We are living in the age of the technocrats. In business, Big Data, and the Big Brains who can parse it, rule. In government, the technocrats are on top, too. From Washington to Frankfurt to Rome, technocrats have stepped in where politicians feared to tread, rescuing economies, or at least propping them up, in the process.
Technocrats are in vogue within the intelligentsia, too. It is well nigh impossible to pick up a book about any social or political issue nowadays (including, I hasten to admit, my own) without coming across some data-heavy social science research. And the familiar pleas for common sense and a centrist approach, free from the taint of ideology, usually boil down to a call to put the technocrats in charge.
Technocrats have a lot to recommend them. We do, after all, live in the age of Big Data, and ignoring it or not being able to use it is a sure path to either bankruptcy or humiliation – witness the data jock extraordinaire Nate Silver and his legendary smackdowns of columnists who rely on anecdote and intuition.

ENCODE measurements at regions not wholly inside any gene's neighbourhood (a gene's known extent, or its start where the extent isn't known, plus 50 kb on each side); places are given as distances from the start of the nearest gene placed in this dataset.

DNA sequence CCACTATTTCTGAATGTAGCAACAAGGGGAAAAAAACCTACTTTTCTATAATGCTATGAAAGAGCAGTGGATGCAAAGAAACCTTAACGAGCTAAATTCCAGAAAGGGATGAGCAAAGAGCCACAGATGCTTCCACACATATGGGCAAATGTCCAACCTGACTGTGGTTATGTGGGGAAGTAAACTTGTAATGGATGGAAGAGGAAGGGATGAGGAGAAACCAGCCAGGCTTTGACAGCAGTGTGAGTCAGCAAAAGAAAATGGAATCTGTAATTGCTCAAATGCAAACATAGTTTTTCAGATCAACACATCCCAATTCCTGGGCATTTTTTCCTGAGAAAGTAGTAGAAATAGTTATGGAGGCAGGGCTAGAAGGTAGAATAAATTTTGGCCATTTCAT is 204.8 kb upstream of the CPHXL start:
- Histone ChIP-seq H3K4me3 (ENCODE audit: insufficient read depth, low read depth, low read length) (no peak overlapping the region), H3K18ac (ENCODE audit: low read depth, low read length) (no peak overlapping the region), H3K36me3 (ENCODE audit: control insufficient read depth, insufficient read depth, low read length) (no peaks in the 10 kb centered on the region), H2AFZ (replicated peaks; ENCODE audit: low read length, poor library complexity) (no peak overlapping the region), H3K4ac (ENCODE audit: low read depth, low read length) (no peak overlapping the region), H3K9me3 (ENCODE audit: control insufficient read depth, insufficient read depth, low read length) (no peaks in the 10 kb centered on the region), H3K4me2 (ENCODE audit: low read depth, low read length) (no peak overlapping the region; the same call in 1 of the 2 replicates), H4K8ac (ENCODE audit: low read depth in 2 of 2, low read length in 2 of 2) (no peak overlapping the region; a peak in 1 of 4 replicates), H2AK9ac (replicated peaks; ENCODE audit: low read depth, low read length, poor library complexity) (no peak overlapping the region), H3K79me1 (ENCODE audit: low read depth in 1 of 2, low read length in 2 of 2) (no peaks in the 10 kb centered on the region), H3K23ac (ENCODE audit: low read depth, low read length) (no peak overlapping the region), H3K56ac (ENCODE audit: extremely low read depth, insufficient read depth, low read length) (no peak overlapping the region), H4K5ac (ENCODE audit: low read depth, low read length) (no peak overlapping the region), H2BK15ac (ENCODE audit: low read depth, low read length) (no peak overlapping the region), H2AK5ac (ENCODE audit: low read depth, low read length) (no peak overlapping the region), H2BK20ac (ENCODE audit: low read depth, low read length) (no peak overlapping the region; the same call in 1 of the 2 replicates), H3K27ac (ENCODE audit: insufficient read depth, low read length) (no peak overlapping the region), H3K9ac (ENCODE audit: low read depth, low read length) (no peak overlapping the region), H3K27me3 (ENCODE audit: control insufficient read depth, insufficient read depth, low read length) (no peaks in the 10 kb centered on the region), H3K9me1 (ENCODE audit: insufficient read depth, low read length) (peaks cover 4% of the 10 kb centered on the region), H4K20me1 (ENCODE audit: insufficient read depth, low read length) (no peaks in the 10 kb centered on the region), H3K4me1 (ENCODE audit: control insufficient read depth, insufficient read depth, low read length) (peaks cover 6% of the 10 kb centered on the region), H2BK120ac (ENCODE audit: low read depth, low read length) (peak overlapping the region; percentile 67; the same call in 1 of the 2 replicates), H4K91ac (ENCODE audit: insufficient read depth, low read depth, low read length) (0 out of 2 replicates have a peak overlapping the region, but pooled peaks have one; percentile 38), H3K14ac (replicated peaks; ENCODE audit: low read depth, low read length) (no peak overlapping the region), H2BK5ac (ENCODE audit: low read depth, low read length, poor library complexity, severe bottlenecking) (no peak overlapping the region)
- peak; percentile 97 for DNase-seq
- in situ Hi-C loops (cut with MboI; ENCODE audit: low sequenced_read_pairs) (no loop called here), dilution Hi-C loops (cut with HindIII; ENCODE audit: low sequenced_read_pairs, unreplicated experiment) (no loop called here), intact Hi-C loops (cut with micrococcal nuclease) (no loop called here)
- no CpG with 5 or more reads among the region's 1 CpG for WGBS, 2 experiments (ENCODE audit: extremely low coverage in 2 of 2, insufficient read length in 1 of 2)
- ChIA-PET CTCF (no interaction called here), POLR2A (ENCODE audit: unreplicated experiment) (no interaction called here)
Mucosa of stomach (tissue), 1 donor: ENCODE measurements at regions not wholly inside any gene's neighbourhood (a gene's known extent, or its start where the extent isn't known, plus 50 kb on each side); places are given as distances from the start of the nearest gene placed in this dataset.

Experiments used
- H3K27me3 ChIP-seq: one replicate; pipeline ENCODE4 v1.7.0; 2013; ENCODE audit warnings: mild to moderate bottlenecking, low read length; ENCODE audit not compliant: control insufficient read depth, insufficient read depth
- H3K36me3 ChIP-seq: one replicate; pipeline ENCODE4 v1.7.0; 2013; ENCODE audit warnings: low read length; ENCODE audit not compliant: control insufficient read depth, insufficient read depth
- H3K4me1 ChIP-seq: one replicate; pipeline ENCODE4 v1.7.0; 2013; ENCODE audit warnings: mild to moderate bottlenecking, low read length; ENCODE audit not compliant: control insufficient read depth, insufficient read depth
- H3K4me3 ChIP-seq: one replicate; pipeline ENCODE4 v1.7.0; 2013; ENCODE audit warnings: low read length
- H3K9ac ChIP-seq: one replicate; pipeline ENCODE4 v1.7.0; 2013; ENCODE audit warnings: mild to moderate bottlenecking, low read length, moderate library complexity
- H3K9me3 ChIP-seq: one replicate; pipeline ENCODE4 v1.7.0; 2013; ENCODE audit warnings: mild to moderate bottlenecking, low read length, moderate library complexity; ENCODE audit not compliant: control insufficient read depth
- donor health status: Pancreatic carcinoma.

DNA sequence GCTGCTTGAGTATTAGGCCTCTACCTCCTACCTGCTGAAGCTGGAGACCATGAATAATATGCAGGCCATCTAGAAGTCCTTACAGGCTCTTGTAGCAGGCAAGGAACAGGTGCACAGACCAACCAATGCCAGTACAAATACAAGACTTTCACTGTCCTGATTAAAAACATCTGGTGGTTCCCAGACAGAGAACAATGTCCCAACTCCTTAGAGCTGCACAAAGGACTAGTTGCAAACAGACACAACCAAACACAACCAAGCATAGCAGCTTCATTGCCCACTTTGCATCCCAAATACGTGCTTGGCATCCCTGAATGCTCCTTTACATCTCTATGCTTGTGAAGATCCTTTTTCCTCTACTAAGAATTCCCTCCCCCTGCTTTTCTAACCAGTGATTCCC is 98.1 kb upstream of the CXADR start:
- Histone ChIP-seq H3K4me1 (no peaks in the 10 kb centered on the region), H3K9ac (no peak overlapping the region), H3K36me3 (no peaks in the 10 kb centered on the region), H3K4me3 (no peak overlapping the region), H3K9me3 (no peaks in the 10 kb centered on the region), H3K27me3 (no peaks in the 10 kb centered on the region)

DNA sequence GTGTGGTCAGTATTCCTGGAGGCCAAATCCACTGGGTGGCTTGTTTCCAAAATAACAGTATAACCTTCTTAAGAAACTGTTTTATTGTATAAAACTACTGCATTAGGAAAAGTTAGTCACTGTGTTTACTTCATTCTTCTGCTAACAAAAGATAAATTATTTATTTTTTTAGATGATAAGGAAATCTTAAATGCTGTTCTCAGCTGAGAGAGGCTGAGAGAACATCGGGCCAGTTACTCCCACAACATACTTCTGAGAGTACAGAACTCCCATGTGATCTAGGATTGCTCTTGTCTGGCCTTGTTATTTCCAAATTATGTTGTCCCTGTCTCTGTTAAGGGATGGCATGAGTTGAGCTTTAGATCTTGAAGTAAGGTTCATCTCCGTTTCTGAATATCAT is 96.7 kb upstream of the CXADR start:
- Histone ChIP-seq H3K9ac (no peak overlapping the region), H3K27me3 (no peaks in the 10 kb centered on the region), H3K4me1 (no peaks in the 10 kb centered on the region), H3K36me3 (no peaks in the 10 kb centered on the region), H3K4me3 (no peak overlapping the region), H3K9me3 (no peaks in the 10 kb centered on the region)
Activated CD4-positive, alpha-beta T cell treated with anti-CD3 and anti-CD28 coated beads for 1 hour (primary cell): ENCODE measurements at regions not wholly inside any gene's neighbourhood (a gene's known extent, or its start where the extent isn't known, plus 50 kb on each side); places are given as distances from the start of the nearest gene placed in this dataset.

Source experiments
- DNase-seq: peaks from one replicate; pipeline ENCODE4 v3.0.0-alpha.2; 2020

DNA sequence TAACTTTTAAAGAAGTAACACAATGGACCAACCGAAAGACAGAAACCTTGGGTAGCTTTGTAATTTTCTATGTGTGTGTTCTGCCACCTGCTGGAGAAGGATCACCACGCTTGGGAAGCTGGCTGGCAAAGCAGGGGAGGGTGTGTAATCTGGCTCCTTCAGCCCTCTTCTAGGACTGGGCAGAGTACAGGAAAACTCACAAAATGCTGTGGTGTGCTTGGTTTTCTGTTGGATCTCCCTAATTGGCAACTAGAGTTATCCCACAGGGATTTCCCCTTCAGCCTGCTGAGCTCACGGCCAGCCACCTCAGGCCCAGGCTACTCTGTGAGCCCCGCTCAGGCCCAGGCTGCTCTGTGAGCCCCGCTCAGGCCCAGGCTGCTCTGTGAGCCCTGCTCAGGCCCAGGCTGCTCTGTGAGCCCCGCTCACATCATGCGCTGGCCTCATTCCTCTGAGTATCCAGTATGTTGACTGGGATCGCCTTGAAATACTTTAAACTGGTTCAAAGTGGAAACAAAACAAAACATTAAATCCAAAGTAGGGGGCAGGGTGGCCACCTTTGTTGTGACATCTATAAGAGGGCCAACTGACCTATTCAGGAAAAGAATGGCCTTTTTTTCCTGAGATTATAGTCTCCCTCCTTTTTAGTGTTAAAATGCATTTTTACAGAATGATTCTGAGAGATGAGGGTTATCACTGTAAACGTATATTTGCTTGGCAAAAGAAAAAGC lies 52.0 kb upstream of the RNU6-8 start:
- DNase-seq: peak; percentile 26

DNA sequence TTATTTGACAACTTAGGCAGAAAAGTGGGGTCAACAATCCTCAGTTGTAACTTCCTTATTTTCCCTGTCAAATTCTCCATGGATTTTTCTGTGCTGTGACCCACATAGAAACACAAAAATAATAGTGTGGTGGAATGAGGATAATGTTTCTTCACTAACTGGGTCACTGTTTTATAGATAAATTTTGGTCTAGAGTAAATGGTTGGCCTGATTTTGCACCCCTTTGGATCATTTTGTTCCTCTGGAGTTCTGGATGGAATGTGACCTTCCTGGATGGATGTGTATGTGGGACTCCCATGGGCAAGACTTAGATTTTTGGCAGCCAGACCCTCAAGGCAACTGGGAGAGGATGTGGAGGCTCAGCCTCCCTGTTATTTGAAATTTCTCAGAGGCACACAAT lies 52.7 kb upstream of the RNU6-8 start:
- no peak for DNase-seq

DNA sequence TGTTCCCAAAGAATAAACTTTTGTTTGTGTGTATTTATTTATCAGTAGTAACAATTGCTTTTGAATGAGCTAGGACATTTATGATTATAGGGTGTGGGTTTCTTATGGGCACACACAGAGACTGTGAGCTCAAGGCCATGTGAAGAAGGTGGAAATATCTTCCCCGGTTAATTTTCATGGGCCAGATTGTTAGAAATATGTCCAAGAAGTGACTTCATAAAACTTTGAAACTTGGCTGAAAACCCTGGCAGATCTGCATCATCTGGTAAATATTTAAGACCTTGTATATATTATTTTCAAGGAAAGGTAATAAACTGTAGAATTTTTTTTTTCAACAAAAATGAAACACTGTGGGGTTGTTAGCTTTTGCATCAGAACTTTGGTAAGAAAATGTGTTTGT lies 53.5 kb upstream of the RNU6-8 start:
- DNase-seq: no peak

But, particularly in the wake of 2008, a global crisis that technocrats both helped cause and failed to predict, there are also sound reasons not to rely mechanically on technocratic solutions. That’s why it is worth reading a new paper by Daron Acemoglu of the Massachusetts Institute of Technology and James Robinson of Harvard University.
In their seminal 2012 book, “Why Nations Fail,” Acemoglu and Robinson offered a powerful new framework for understanding why some societies thrive and others decline – those based on inclusive growth succeed, while those where growth is extractive wither.